The girls are away at their “Girls Only” Christmas Party leaving me at home with the cats for the afternoon. Time to get “Vinyl Sunday” kicked off in style. Of course, there’s always laundry to do, a quick trip to the Avondale to check one’s (un)lucky lotto ticket and the mountain of recycling in the garage to contend with but, for now, it’s just me, this “leftover” meatball sandwich, a bottle of Amsterdam Boneshaker* and my listening to the ‘Gold‘ album by Ryan Adams.
I’ve stated before that I’ve always been a bit hesitant to get “into” Ryan Adams. I think I’ve always been a bit intimidated by his hair. Anyway, after listening to his ‘1989‘ album (click HERE), I decided to maybe give him another chance. So when I found this album in the el cheapo bin at SRCvinyl Canada simply because it had a crease in the cover I figured that was a sign that this was meant to be. And for $5.00, hey, why not?
‘Gold’ is the second studio album (a double) by Adams, released in 2001 on Lost Highway Records. The album remains Adams’ best-selling album, certifying gold in the UK and going on to sell 364,000 copies in the U.S. and 812,000 worldwide. Sure that sounds all fine and dandy, promising even…but then there’s that hair on the album cover.
At the time of this albums release, Adams was being touted at “the shit” in the music business; he had a major-label deal, critics were in love with him, he got to date Winona Ryder and Alanis Morissette, Elton John went around telling everyone he was a genius, and his record company gave him carte blanche to do whatever he wanted. But listening ‘Gold‘, I get the impression that there are about a dozen other musicians Adams would love to be, and nearly all of them were at their peak in the early to mid-’70s. Adams’ final album with Whiskeytown, ‘Pneumonia‘, made it clear that he was moving beyond the scruffy alt-country of his early work, and this album documents his current fascination with ’70s rock. Half the fun of the album is playing “Spot the Influence”: ‘Answering Bell‘ is a dead ringer for Van Morrison (with fellow Morrison enthusiast Adam Duritz on backing vocals), ‘Tina Toledo’s Street Walkin’ Blues‘ is obviously modeled on the Rolling Stones, ‘Harder Now That It’s Over‘ ‘sounds like Harvest-period Neil Young, ‘New York, New York‘ resembles Stephen Stills in his livelier moments (Stephen’s son, Chris Stills, actually plays on the album), ‘Firecracker‘ has a rollicking Dylan-esque harmonica lick to it, and ‘Rescue Blues‘ and ‘La Cienega Just Smiled’ suggest the influence of Adams’ pal Elton John. So, yeah, hair or no hair there is lots of cool moments on the album.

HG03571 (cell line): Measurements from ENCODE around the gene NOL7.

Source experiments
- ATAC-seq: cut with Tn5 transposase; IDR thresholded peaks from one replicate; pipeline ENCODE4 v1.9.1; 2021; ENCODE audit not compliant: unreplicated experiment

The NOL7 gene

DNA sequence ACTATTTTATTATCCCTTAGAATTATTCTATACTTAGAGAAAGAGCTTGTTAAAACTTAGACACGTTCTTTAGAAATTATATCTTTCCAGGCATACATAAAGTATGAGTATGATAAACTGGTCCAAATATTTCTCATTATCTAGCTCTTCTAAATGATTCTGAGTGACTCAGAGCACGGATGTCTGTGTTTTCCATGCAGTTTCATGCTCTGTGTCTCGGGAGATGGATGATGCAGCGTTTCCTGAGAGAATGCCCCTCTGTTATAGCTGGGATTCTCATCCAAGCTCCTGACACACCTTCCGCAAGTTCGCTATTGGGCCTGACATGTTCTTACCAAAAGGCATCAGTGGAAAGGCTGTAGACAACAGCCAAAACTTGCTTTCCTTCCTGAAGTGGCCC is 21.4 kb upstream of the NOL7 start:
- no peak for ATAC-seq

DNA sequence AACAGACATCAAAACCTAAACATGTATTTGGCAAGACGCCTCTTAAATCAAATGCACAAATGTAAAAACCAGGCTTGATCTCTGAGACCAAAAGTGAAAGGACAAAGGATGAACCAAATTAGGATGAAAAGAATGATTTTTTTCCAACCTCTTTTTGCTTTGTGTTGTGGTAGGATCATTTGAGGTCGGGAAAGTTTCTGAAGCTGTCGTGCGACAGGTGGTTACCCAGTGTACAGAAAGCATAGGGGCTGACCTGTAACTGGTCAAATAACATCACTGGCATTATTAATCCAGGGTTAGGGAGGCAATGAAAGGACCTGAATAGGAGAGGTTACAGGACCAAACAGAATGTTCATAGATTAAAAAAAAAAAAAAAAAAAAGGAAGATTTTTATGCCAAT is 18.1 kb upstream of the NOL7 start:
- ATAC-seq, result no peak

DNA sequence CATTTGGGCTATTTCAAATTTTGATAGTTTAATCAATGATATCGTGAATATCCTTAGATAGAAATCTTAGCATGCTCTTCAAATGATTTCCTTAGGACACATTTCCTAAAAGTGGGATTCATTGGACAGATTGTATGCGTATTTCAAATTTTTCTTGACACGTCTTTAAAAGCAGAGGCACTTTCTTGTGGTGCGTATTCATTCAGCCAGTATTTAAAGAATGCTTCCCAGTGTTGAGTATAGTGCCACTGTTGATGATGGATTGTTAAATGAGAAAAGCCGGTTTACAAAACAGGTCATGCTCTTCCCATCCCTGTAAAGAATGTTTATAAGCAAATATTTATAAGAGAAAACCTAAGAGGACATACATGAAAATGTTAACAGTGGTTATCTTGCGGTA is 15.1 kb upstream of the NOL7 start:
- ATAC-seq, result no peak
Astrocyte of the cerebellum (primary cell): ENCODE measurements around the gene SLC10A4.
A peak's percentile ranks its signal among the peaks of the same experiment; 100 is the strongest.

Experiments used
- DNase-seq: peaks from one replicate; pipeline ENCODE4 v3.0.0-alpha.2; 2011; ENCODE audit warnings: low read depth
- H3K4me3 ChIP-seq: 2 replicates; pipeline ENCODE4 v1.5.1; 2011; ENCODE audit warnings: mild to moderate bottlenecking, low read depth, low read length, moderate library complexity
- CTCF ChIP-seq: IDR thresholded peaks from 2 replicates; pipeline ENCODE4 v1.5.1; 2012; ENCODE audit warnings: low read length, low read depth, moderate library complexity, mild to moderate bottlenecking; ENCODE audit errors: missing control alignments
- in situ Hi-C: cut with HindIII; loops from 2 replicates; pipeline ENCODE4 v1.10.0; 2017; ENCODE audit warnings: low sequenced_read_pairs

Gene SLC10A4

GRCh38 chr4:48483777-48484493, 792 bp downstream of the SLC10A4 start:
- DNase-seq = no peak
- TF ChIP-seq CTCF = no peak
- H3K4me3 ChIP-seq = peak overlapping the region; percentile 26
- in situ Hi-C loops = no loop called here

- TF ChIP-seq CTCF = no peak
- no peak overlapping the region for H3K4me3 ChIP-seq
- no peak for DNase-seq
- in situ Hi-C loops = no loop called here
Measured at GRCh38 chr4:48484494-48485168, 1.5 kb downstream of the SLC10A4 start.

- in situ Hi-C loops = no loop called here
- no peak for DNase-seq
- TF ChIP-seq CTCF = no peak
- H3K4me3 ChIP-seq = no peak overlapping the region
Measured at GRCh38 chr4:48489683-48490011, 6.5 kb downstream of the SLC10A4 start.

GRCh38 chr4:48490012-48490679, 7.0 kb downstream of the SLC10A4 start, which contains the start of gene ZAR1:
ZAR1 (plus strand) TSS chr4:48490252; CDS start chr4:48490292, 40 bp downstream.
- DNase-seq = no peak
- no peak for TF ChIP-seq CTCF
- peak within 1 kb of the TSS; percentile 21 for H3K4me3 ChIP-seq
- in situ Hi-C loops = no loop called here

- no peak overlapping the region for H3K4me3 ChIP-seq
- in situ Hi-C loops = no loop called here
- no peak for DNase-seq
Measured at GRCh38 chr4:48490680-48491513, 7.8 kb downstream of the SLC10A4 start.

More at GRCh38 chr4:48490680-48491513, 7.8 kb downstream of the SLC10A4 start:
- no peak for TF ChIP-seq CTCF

High points on the album include the bouncy, breezy opener ‘New York, New York‘ and the plaintive ballad ‘When the Stars Go Blue‘ (which features a vocal turn reminiscent of Morrissey). Then there’s the angry blues of ‘Touch, Feel and Lose‘ and the happy-go-lucky ‘Gonna Make You Love Me‘. My favorite however is the 9 minute plus slow burner, ‘Nobody Girl‘. So as much as I hate to say it, “the Hair” might just be starting to grow on me.
*Not to mention my also trying to figure out how to use this new newfangled iPad thingee that Uncle Lance and Aunt Amy brought me for Christmas this weekend.